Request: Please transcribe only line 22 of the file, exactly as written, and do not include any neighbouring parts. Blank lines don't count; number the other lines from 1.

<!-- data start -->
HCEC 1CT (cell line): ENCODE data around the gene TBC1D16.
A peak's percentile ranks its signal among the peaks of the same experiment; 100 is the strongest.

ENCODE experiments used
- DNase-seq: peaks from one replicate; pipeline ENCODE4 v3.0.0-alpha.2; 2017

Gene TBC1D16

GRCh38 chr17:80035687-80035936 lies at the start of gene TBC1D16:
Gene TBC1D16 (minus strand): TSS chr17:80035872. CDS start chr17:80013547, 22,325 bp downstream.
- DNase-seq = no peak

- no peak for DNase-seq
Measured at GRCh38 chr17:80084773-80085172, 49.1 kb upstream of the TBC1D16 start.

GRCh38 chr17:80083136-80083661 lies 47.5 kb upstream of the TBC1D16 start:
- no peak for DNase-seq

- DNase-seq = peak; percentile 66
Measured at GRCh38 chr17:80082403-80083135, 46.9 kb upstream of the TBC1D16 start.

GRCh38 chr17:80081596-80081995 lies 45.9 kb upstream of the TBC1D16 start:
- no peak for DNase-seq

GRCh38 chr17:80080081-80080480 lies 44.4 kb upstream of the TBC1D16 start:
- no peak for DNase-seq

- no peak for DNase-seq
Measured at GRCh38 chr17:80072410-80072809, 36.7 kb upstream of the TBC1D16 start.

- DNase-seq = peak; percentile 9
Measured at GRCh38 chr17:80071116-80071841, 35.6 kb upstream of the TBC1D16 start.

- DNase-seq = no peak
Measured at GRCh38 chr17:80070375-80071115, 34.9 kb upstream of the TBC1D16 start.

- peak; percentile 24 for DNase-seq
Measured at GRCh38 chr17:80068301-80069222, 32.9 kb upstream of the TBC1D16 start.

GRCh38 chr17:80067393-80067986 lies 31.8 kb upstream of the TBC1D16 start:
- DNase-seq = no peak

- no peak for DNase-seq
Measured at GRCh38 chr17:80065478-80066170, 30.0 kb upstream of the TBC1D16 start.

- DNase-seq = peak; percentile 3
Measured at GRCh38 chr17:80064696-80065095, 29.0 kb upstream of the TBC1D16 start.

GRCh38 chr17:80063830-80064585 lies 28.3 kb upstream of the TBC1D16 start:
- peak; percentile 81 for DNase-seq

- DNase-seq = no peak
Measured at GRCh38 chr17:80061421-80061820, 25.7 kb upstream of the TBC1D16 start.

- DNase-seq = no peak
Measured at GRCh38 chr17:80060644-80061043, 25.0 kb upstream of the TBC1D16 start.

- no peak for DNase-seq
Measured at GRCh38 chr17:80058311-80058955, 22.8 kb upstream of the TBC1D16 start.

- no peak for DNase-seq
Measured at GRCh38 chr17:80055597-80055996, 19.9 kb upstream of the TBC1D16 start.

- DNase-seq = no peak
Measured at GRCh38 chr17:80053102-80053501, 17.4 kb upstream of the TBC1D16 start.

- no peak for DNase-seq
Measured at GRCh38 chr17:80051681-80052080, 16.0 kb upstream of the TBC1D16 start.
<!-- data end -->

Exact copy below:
Measured at GRCh38 chr17:80071116-80071841, 35.6 kb upstream of the TBC1D16 start.